"M. V. Athellaird"

Report on Loss by Enemy Action.

 

(47.24 N.   49.49 N.)

(16.49 W.  9. 20 W.)

On July 2nd (1940) at approximately 22.40 B.S.T. vessel z. z. No8 at time violent explosion occurred abreast of foremast, apparently a torpedo, vessel going down rapidly forward, engines were stopped, Radio officer ordered to broadcast S.O.S. requesting immediate assistance, which was answered by Valentia and Lands End, 5 verey lights (Red) and a distress rocket were fired to warn shipping of what had happened. Engines were put ahead and vessel headed to N. E. but as steering was difficult owing to trim, and also because I feared the carrying away of further bulkheads forward, (Apparently the vessel being extensively damaged from forepeak to No. 2/3 Bulkhead) I ordered engines stopped, and that the crew take to the starboard boats (lee side) and lay to for the night, so that a better estimate of the possibility of returning to port could be made in daylight, both boats got into position about 200 yards to windward on the vesselís Port bow, and whilst lying in this position a torpedo passed right underneath my boat, we watched its track carefully but it must have passed astern of ship as no explosion was heard. At about 1 a.m. a terrific explosion occurred abreast of the Athellairdís funnel on the port side, and it was noticed that the vessel was settling down rapidly after this. I last saw the vessel at about 2 a.m. and when dawn came there was no sign of her at all, neither could we see the Chief Officerís boat, as the sea and swell had increased considerably during the night. At about 7 a.m. we sighted the Chief Officerís boat a mile to N.W. of us, but did not speak to him until dusk on Wednesday evening when it was decided to head North Eastward as soon as weather permitted. The boats did not sail in company but sighted each other at intervals until Sunday noon when we closed on each other and discussed what would be our exact position. It was decided to keep on the N. Eastward. Rough weather alternating with calms and heavy rain made life miserable in the closely packed boat. On the night of Monday the 8th the wind backed to S.W. and S.S.W. and increased to a fresh gale at about 3 p.m. Tuesday, boat was hove to, stern on to the sea anchor with reefed jib up to keep boat from coming broadside, but seas were curling aboard over stern and a re-arrangement of the men in boat became necessary to lessen risk of swamping. Although we had been compelled to heave to 3 times previously, it had been to lessen our drift more than anything else. This morning however, things appeared very serious and to make matters worse the sea anchor rope and tripping line both carried away at the same time, we then ran before the wind and sea until the wind decreased slightly around 9 a.m. when we once more tried to head E.N.E. by compass. We set a reef lug at 11 a.m. and at about 1 p.m. sighted a convoy ahead and by keeping on our course, we sailed right up alongside the H.M. Escort vessel (H.M.S. Sandwich) which so kindly took us aboard.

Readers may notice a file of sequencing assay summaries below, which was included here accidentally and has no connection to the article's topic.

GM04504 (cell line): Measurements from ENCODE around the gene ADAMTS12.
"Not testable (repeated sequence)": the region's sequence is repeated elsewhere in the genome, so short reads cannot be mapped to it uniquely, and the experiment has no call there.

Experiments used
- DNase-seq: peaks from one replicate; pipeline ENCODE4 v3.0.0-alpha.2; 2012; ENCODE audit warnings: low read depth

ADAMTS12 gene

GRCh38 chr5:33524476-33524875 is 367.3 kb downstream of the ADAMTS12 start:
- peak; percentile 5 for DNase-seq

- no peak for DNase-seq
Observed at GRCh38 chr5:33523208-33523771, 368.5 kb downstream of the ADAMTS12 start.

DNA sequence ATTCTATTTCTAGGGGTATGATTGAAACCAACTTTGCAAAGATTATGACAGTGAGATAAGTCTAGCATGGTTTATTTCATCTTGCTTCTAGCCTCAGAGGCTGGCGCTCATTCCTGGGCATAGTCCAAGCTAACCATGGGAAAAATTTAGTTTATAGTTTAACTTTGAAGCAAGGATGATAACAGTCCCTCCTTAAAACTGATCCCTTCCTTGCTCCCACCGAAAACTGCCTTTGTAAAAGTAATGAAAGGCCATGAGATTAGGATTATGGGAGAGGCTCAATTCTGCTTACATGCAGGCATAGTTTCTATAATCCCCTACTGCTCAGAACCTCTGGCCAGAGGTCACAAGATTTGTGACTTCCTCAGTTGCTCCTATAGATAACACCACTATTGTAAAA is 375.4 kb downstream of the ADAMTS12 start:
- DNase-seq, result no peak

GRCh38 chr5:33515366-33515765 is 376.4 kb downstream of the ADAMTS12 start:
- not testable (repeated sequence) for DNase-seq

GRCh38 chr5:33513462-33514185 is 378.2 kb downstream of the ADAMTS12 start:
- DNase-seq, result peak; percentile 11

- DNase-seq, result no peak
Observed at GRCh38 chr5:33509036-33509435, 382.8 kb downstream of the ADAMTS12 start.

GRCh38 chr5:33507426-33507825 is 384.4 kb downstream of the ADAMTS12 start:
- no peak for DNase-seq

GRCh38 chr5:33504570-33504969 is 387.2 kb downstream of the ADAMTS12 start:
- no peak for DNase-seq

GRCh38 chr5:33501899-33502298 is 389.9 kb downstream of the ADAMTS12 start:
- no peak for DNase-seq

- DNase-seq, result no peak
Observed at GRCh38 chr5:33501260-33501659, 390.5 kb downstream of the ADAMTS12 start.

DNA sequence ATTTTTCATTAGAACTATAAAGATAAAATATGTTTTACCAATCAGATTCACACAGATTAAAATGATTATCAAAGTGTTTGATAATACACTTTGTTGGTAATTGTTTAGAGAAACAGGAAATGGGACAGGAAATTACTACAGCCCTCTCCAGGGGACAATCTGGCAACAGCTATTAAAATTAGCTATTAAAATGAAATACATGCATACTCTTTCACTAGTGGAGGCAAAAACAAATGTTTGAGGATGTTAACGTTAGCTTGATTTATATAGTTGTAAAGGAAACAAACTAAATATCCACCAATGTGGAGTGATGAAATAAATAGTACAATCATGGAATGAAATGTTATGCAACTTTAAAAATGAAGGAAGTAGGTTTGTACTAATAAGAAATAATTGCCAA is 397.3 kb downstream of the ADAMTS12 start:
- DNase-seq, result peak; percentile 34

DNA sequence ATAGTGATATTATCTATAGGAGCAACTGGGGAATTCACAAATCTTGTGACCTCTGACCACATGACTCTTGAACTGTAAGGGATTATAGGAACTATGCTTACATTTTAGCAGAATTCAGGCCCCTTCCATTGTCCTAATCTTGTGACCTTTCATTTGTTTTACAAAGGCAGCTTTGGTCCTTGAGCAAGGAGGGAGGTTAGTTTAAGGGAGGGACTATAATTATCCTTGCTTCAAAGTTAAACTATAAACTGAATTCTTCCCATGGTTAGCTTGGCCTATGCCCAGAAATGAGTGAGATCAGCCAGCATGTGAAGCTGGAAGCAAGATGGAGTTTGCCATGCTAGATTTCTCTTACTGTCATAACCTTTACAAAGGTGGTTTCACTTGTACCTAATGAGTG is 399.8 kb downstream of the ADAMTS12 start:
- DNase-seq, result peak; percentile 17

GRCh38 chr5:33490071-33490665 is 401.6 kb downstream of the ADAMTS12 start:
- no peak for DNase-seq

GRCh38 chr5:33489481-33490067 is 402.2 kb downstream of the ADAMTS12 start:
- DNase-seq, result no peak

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It should be mentioned that whilst turning vessel round to N.E. on Tuesday night, the 2nd I heard the 47 gun being fired and on asking the poop what they were firing at, was told that they had fired at a submarine on the surface at 1000 yards range. I was looking in the direction indicated at the time the gun was fired but could not see anything except the silhouette of the M.V. Lobos to the N.W. which I thought might been mistaken for the submarine and I ordered them to cease fire. The gunner fired in accordance with previous instructions i.e. not to await orders if he saw any enemy craft at close range.

I did not see any sign of submarine at all, either from the shipís deck or from the boats.

During the early hours of Thursday, the 4th I saw three blue flashes, rather dim, but as these were not in accordance with the Mateís torch flashes I  did not reply, and when questioning Mr Vincent on Sunday he stated that he had shown no blue flashes at all.

Soon after noon on Tuesday, the 9th inst., I sighted a vessel ahead which proved to be one of the leading ships of the West bound convoy, and we were picked up by the escort vessel H.M.S. Sandwich at about 1.30 p.m. We were given every attention possible on board this vessel, and no words of mine can adequately describe the kindness shown to all of us.

"Crew of the Athellaird at Greenock"

We were landed at Greenock at 8 a.m. yesterday, Sunday 14th July, and arrived Liverpool at 0.40 a.m. to-day.

Report written by Capt Hugh Roberts, Master. Monday 15th of July 1940.

 

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